GFNY offers free group training rides for all registered participants to offer a positive, social setting for preparing for the event. Our ambassador team “Gruppo Sportivo GFNY”, a fully sponsored eight rider squad of cycling enthusiasts, lead weekly training rides from November to May for all levels. Thanks to the support of our sponsors, we’re able to keep these rides completely free for GFNY participants. We’d love to open them up for everyone but would be facing weekly groups of 500 and more riders, which we simply can’t handle. It’s so much fun to see former newbies now race for CRCA teams. There’s nothing more satisfying than having someone say that he never thought he likes competing on a bike before he did GFNY and that he now races for a club.

GS GFNY is the base of what will be a racing team in 2013. We’re a club already and most of us race but we intend to expand next year. Two other projects that we push out of GS GFNY: women’s cycling and U23 racing. Cycling is a male dominated sport. 85% of the GFNY participants are men. But I’d like to put it in a more positive light: that’s 15% women compared to a mere 5% in Europe. Still, most mass participation running events are equally split among the genders, some even have more women than men. Cycling doesn’t have to be a macho sport. Women can be tough as nails and cycling doesn’t have to be a sufferfest 24/7 to be enjoyable.

For all the things we might disagree with the UCI, there is one thing where we agree: Gran Fondos are the ultimate platform to develop Junior racers who aim to become professionals. The UCI created the "Challenger" category for this purpose at their UWCT Gran Fondos. Criteriums and circuit races just don’t prepare a young racer for the length and challenges of a pro race. It’s my personal goal to develop a junior GF squad that enjoys the support of the GFNY sponsors. A big part of the team will be sports ethics education. Living an ethical life has more value than winning races by taking drugs could ever have.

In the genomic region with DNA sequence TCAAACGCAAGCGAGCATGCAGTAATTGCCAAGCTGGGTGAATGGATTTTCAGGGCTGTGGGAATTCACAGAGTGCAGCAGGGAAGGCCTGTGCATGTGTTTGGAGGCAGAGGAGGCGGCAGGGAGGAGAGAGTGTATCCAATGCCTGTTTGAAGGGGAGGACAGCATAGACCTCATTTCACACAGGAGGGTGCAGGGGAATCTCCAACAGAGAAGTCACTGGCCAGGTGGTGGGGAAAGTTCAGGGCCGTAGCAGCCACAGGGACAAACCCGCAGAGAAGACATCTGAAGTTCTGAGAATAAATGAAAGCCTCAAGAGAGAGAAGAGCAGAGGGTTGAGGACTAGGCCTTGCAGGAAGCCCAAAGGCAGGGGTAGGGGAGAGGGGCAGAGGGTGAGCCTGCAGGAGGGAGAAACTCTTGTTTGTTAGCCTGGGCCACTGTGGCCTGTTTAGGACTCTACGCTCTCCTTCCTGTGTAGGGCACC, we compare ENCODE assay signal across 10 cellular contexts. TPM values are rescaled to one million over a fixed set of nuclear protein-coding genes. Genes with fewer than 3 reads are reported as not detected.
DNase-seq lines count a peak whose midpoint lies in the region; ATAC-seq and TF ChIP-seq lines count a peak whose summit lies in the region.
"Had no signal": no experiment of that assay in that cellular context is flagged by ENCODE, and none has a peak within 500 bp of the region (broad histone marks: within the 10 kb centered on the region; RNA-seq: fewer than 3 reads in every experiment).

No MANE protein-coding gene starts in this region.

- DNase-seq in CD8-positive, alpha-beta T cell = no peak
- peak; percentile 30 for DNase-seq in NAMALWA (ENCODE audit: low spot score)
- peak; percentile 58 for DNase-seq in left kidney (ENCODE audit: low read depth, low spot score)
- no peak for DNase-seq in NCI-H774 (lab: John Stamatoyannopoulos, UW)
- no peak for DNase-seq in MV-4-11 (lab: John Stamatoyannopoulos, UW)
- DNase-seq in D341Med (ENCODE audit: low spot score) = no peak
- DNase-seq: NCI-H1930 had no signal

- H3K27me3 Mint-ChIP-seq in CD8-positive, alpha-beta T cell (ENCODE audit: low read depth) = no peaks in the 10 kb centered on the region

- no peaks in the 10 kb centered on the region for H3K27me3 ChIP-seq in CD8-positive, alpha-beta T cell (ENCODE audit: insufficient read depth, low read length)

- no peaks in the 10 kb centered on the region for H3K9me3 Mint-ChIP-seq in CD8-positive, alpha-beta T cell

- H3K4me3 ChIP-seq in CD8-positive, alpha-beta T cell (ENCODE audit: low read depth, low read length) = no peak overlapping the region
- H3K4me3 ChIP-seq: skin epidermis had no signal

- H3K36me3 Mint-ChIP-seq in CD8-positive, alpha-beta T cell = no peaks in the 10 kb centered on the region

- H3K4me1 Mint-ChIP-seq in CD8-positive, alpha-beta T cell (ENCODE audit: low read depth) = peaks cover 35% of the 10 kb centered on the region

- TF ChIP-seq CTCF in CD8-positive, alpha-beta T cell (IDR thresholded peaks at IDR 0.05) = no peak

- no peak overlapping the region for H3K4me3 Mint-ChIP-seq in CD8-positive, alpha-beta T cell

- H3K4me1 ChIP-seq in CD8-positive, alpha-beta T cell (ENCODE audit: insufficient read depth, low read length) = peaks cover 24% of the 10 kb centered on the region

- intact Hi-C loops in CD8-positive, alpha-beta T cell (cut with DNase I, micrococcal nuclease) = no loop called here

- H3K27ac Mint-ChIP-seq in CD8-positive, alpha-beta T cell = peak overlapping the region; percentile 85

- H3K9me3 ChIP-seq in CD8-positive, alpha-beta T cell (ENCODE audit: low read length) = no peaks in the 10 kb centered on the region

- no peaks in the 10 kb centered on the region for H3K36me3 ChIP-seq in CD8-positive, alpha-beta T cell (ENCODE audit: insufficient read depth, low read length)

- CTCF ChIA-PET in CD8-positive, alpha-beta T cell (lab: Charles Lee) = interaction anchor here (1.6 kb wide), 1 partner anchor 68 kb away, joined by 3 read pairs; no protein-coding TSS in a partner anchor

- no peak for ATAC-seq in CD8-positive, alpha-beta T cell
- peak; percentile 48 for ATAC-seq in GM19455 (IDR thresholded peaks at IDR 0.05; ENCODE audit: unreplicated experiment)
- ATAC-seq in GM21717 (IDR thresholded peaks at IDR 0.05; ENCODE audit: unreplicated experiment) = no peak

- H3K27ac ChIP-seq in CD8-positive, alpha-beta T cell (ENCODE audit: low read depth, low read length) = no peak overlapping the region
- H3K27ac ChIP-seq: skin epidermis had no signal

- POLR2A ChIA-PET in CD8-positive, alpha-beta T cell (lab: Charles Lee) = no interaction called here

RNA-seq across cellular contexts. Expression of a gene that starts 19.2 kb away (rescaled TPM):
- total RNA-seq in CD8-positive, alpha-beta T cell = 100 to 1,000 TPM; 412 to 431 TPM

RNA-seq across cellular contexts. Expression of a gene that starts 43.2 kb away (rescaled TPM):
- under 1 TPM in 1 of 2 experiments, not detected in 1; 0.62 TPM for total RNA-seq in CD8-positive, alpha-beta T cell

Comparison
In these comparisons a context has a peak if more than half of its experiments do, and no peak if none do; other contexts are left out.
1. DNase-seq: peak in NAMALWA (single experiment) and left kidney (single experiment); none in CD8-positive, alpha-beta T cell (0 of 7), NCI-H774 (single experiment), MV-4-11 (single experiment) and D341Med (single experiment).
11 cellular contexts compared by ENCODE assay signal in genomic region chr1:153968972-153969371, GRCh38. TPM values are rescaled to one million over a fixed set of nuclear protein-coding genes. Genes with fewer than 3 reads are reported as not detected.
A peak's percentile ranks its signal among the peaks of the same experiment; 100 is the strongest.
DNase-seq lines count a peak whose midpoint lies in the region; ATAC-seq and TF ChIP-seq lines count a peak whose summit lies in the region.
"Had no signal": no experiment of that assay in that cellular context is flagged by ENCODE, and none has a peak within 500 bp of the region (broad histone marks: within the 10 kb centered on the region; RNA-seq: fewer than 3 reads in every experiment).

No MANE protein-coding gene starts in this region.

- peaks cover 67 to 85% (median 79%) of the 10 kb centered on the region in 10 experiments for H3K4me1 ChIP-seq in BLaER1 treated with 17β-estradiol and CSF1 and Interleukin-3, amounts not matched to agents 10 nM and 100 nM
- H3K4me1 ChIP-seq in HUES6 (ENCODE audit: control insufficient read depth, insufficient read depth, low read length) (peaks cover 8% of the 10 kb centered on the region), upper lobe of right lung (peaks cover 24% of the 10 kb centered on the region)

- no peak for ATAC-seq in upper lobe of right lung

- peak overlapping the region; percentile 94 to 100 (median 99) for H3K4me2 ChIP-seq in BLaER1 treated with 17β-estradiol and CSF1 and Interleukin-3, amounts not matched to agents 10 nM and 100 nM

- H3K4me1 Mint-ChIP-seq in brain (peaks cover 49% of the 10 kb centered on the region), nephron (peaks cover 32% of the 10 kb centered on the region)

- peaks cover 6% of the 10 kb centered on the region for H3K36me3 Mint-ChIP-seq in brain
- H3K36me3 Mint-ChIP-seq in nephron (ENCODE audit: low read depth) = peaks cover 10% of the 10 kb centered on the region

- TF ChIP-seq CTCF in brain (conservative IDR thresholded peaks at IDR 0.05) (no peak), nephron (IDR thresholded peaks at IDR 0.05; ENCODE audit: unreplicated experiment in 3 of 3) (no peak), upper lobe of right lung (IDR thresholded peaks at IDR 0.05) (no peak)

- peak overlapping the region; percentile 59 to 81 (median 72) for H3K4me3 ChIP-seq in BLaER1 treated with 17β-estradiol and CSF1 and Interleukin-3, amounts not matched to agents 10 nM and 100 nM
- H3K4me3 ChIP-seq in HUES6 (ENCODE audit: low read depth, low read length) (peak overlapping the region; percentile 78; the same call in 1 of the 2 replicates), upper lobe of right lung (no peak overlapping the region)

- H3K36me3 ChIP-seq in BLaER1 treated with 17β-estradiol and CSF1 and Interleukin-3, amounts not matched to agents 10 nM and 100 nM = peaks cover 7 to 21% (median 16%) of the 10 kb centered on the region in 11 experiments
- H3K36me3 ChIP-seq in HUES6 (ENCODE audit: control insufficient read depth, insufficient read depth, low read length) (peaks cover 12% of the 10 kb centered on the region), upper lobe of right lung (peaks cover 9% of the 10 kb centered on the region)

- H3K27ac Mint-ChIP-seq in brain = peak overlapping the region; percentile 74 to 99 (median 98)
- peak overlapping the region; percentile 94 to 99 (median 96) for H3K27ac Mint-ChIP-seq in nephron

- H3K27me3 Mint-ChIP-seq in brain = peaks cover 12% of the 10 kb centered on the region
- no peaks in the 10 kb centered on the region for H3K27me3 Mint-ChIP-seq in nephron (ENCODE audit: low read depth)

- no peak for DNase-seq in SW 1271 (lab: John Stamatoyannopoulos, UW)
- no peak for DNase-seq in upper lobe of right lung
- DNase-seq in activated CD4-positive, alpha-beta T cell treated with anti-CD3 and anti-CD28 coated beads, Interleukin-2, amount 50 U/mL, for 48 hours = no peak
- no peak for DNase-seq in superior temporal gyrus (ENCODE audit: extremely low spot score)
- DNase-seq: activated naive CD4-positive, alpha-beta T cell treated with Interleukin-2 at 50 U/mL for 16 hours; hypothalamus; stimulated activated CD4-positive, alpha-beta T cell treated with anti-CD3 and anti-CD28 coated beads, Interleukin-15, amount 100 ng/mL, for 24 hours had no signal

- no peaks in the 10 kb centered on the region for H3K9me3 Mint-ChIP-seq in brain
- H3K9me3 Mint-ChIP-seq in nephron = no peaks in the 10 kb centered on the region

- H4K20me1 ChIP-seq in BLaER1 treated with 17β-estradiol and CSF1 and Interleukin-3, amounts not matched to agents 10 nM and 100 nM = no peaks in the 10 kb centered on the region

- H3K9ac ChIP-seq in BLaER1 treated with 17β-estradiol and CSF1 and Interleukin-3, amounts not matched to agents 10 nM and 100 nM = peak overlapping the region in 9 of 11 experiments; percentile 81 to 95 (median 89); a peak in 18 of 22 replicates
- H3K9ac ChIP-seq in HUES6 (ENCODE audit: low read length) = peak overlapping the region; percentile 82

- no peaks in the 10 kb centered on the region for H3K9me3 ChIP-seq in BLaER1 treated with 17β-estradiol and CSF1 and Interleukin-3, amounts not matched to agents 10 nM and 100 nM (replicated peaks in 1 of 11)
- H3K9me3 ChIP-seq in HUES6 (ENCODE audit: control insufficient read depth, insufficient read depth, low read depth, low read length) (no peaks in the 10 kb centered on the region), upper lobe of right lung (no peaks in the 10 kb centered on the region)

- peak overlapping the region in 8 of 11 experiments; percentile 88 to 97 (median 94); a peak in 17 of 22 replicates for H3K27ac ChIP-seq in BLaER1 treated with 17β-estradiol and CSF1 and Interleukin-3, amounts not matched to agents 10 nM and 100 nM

On a global scale, we’re excited to partner with the inaugural Gran Fondo Roma in October. It will be a sensational race, starting and finishing at the Colosseum and broadcasted live on national TV. It’s the beginning of a world spanning partnership of Gran Fondos in the capitals of the world. This partnership also allows us to have a meaningful relationship across both events with “Operation Smile”. It only takes $240 for an operation that changes the life of a child for good.

That leads us to the pointy end of the spectrum: we want to bring professional cycling to NYC. I grew up watching Hinault battle Fignon on a tiny black and white TV and have never missed a Tour or Giro since. We’re currently working on a Pro Tour race at the front of the pack as well as bringing the Giro to NYC. It’s exciting times for cyclists in NYC and we’re delighted to see the cycling community in the city come together to make big things happen.

 

54 Comments

Wheelie Ferrule

Everybody, grab your bikes, shut up and listen
Uli is back with a new Fondo edition
Get your cadence up and hop on my wheel
Ridin’ 9W at $250 is such a deal!

I got a fondo fred shirt and I’m looking hot
I’m off the front and I won’t get caught.
Is this a ride or is it a race,
either way I’ll force the pace.

Pick up the pace before I drop ya!
Like MC Hamma said, “Now that’s proppa”.
I’m not on a team, but I fly at 18 miles per hour
Dropping mad watts cause I have the power.

Uli’s making bank, and we all got chumped
but i’m with my fred cronies, so i’m still real pumped
don’t got a license but I can say I race
18mph is how we set the pace.

oooo weee, oooo weee……..

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West Coast Reader

Sounds like he’s building it right. I’d go if its wasn’t so far, the prospect of not having to stop at every single light is a very cool feature, without it I wouldn’t pay. Then the post race food, even if its Italian I would probably just go hit a cool restaurant with friends, maybe having a semi-restaurant venue where one could pick the food (yes it can be Italian) of a selection of booths of particular restaurant featured at the post race venue? He could charge the restaurants/cooks wanting to show their stuff off a booth fee at the post race venue area (with seating). So it involves local restaurants/businesses with the thinking you’ll go to their restaurant if its good.

Got to get as many angles in so they can keep doing the Fondo year after year.